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In this blog, there will be a variety of material: thoughts on Bible books, book reviews, historical characters, aspects of Scottish church history and other things.

Monday, 27 May 2013

Jerusalem will be safe (Zech. 14)

The final message of Zechariah concerns an assault on Jerusalem by all the nations of the world. It is not possible to find a literal fulfilment of the description of the attack and its consequences. This means it describes either an assault on the city in the future (and many imagine it refers to a final battle just before Jesus returns) or an illustration of attacks on God’s kingdom and his deliverance of his people.

Perhaps it is easier to consider the consequences in order to find out what is meant. In verse 8, we are told it will be the time when living water flows from Jerusalem to the whole world. And in verse 9, it will be the time when the Lord will become king of all the earth. We know when Jesus became king – it was at his exaltation, and we know that one effect of his reign was that living water (the Holy Spirit) began to flow throughout the world.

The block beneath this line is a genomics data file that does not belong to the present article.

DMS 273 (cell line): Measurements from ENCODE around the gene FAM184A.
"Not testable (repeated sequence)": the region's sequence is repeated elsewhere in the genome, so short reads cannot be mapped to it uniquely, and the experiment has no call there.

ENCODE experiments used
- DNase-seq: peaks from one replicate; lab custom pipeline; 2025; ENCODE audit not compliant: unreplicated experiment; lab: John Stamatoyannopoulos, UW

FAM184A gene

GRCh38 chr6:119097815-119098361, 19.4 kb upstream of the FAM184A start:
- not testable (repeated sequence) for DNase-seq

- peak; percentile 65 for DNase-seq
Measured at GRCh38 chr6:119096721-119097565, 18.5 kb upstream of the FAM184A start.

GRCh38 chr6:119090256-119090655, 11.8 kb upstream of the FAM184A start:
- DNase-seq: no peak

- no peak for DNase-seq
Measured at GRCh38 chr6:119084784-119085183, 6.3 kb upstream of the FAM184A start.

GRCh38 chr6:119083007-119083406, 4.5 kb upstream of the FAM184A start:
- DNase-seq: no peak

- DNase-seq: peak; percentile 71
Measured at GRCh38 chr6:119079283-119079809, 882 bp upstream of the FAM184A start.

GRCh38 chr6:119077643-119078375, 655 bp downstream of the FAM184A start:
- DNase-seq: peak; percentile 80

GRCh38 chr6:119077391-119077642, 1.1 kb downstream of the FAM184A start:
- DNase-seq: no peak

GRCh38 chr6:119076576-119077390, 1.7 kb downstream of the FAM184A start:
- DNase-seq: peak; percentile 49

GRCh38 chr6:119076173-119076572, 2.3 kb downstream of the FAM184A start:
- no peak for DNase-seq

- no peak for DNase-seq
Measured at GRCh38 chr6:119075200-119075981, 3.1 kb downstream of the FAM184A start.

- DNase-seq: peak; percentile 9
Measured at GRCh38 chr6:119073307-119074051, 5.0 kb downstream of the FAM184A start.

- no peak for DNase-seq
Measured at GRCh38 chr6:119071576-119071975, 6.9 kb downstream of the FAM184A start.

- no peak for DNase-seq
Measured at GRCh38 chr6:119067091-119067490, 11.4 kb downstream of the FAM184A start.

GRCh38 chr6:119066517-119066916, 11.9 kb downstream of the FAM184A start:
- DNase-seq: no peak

The battle for the city is described in cataclysmic terminology – how else would one describe a visit by God who has come to fight for his people? There will be massive changes caused by a great earthquake (vv. 4-5) and there will be a complete adjustment of day and night (vv. 6-7). The city will be captured but only 50% of the populations will be taken into exile, but to where will they be taken? Then the entire land will be turned into a plain apart from the city of Jerusalem which will be higher than the rest of the country (v. 10). It is only a problem if we want to interpret the predictions literally, but since most of Zechariah’s visions and predictions have elements that cannot be literal, why should we take this earthquake, absence of darkness, elevation and exile literally?

Instead, what we have here is a picture of how permanent security will be provided by God for Jerusalem and its inhabitants. He will engage in conflict against their opponents and all their enemies will be destroyed comprehensively apart from those who choose to participate in the worship of God (vv. 11-19). The worship of God will be purified and everything in the city, even the bells on the horses, will be set apart for God (vv. 20-21).

The question that should be asked of this chapter is, ‘Where and what is the Jerusalem of God?’ The author of Hebrews tells us that it is the church (Heb. 12:22-24). A great battle was fought to provide its security and great changes have been the consequence. The victory includes the ongoing spread of the Living Water throughout the world and he turns enemies into residents of the city. The common activity of the citizens is to worship their God wholeheartedly.

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